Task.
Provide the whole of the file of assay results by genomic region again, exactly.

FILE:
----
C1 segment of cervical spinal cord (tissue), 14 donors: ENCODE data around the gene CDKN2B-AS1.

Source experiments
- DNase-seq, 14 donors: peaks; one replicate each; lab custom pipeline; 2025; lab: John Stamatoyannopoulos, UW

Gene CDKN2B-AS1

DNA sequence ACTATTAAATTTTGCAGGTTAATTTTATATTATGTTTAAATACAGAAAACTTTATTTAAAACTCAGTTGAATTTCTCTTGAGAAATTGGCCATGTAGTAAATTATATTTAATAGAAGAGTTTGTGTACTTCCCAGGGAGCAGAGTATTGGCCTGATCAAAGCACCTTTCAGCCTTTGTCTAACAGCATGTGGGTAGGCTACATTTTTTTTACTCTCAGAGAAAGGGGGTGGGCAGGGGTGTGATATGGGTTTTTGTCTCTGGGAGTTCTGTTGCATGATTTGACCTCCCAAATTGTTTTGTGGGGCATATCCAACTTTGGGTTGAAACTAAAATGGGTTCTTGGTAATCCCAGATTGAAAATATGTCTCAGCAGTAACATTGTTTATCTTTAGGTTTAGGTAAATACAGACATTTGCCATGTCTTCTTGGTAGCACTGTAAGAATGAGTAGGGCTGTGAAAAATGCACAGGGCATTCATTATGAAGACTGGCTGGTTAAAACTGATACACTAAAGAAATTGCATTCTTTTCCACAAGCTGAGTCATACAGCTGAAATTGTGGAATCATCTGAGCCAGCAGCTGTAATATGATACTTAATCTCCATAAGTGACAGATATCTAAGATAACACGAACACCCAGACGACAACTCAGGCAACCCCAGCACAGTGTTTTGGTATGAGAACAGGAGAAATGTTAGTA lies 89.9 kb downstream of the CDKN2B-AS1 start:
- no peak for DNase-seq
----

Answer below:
C1 segment of cervical spinal cord (tissue), 14 donors: ENCODE data around the gene CDKN2B-AS1.

Source experiments
- DNase-seq, 14 donors: peaks; one replicate each; lab custom pipeline; 2025; lab: John Stamatoyannopoulos, UW

Gene CDKN2B-AS1

DNA sequence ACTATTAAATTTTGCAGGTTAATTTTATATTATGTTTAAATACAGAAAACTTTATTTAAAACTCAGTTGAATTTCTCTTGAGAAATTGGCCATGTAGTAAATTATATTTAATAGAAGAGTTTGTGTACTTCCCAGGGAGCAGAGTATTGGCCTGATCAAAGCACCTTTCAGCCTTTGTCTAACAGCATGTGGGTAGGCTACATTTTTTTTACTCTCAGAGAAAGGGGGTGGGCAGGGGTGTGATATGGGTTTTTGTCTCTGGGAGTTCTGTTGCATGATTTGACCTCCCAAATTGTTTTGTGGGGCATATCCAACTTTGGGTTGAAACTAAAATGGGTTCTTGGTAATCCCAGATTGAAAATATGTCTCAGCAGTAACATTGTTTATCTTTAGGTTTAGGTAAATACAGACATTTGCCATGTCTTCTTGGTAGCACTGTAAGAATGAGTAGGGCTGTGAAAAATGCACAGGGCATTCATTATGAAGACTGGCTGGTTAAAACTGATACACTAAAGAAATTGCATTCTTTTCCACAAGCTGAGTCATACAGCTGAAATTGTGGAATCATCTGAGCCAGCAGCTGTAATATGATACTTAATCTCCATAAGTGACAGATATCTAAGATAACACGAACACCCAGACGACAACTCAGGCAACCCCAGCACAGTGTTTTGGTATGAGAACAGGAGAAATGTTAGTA lies 89.9 kb downstream of the CDKN2B-AS1 start:
- no peak for DNase-seq